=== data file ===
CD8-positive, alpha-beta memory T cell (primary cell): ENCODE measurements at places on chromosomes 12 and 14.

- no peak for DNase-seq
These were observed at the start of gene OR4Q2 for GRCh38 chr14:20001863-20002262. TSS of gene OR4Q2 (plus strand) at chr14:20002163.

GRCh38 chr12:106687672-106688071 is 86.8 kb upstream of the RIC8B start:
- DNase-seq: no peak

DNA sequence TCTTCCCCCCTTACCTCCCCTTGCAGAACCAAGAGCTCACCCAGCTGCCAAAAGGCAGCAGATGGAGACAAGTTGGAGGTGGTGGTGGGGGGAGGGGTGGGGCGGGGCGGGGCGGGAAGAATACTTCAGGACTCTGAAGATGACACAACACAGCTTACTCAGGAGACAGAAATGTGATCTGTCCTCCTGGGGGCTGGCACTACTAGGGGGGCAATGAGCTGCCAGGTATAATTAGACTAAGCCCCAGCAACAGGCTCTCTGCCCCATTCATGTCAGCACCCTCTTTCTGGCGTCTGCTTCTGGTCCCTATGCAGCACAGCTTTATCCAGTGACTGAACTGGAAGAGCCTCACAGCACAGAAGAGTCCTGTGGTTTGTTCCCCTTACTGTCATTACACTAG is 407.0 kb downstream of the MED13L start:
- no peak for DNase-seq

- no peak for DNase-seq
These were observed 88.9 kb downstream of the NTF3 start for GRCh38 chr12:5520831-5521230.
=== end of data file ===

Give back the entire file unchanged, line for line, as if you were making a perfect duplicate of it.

CD8-positive, alpha-beta memory T cell (primary cell): ENCODE measurements at places on chromosomes 12 and 14.

- no peak for DNase-seq
These were observed at the start of gene OR4Q2 for GRCh38 chr14:20001863-20002262. TSS of gene OR4Q2 (plus strand) at chr14:20002163.

GRCh38 chr12:106687672-106688071 is 86.8 kb upstream of the RIC8B start:
- DNase-seq: no peak

DNA sequence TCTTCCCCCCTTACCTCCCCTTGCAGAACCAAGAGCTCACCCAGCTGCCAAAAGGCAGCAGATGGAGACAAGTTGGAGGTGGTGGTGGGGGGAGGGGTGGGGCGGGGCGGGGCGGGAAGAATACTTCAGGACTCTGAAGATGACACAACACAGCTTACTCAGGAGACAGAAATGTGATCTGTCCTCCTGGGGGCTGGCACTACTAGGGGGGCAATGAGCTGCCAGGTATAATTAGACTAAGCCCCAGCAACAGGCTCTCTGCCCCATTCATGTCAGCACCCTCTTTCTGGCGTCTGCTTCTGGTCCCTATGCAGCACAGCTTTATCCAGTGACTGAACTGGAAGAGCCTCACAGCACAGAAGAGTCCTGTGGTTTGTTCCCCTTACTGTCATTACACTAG is 407.0 kb downstream of the MED13L start:
- no peak for DNase-seq

- no peak for DNase-seq
These were observed 88.9 kb downstream of the NTF3 start for GRCh38 chr12:5520831-5521230.